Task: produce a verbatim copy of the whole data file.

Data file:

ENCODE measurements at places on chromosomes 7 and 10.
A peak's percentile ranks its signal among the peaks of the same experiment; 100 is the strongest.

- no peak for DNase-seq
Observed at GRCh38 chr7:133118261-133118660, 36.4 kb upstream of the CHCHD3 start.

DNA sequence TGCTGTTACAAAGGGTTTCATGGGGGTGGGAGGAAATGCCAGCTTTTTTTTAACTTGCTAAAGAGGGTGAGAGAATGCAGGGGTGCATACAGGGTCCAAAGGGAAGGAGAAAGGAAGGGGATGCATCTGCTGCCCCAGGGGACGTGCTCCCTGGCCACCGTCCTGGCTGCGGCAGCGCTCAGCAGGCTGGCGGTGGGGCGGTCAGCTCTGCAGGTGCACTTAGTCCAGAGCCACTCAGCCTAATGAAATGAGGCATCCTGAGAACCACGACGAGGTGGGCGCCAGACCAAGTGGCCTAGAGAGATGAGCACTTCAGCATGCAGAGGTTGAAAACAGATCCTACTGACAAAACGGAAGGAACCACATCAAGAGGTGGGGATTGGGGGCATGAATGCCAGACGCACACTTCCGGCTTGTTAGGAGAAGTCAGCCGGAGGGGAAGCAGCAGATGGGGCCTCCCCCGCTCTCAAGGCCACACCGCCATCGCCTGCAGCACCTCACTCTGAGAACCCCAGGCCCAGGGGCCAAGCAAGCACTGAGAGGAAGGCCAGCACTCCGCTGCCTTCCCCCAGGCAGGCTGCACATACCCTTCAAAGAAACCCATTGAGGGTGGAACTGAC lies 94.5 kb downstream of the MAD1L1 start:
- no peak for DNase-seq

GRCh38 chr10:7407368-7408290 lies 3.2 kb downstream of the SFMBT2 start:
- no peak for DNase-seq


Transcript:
ENCODE measurements at places on chromosomes 7 and 10.
A peak's percentile ranks its signal among the peaks of the same experiment; 100 is the strongest.

- no peak for DNase-seq
Observed at GRCh38 chr7:133118261-133118660, 36.4 kb upstream of the CHCHD3 start.

DNA sequence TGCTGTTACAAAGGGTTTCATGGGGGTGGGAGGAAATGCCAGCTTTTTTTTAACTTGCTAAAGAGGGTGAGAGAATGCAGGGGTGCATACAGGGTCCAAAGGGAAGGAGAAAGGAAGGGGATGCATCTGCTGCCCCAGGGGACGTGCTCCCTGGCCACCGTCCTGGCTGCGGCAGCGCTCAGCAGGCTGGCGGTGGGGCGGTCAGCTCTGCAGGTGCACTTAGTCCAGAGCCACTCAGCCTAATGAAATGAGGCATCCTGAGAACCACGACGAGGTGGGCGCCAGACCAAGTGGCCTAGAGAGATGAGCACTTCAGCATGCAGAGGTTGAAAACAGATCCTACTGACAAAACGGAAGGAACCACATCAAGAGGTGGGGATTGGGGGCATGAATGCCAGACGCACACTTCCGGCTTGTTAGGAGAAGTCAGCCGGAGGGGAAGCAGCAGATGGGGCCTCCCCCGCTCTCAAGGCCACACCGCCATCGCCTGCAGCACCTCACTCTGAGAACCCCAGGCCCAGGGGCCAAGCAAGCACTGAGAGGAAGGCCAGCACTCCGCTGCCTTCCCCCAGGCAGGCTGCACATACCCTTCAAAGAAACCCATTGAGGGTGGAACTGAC lies 94.5 kb downstream of the MAD1L1 start:
- no peak for DNase-seq

GRCh38 chr10:7407368-7408290 lies 3.2 kb downstream of the SFMBT2 start:
- no peak for DNase-seq